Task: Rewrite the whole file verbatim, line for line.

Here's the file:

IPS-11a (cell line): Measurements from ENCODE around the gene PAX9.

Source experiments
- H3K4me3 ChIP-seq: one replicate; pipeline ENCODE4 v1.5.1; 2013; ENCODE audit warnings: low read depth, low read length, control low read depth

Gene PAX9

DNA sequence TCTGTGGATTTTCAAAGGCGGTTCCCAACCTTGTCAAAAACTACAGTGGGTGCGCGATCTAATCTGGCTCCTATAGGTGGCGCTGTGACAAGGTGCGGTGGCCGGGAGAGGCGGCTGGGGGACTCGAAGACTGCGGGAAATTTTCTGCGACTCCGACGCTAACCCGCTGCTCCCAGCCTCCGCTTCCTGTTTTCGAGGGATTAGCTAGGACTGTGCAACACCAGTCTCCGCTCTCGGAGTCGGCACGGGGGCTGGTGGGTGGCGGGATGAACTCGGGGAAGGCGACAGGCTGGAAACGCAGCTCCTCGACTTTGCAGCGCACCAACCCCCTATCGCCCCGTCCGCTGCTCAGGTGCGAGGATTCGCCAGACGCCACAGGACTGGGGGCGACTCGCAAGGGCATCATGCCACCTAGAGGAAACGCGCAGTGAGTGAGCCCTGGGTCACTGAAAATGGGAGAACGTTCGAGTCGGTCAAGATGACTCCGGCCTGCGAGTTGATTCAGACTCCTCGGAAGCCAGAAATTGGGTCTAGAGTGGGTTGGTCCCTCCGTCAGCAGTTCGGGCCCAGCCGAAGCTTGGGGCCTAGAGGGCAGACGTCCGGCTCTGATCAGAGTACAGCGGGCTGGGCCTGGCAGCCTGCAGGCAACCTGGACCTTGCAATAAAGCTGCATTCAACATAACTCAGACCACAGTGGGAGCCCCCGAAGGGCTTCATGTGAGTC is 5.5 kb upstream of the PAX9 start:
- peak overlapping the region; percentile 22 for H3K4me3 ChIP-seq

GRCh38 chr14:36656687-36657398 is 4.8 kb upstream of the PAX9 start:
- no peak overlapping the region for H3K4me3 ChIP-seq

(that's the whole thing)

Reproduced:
IPS-11a (cell line): Measurements from ENCODE around the gene PAX9.

Source experiments
- H3K4me3 ChIP-seq: one replicate; pipeline ENCODE4 v1.5.1; 2013; ENCODE audit warnings: low read depth, low read length, control low read depth

Gene PAX9

DNA sequence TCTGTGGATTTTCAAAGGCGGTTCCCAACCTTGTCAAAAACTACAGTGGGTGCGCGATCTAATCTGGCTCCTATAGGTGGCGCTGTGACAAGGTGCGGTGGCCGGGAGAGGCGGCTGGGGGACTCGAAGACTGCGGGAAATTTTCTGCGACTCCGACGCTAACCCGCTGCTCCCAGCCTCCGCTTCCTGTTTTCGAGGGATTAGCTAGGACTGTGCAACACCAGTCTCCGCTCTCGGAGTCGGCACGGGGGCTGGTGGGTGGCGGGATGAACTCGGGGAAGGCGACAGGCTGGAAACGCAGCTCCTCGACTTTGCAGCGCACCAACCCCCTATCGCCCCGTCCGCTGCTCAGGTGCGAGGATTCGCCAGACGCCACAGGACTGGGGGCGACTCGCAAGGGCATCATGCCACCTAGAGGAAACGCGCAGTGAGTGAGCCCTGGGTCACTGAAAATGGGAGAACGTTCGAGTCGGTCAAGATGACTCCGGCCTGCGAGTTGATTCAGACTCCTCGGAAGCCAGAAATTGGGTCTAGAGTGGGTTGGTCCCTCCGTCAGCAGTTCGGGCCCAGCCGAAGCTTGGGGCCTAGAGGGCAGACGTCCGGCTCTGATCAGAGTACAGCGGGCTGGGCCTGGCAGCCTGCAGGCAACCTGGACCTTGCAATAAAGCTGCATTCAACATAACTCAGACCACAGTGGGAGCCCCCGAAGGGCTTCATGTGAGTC is 5.5 kb upstream of the PAX9 start:
- peak overlapping the region; percentile 22 for H3K4me3 ChIP-seq

GRCh38 chr14:36656687-36657398 is 4.8 kb upstream of the PAX9 start:
- no peak overlapping the region for H3K4me3 ChIP-seq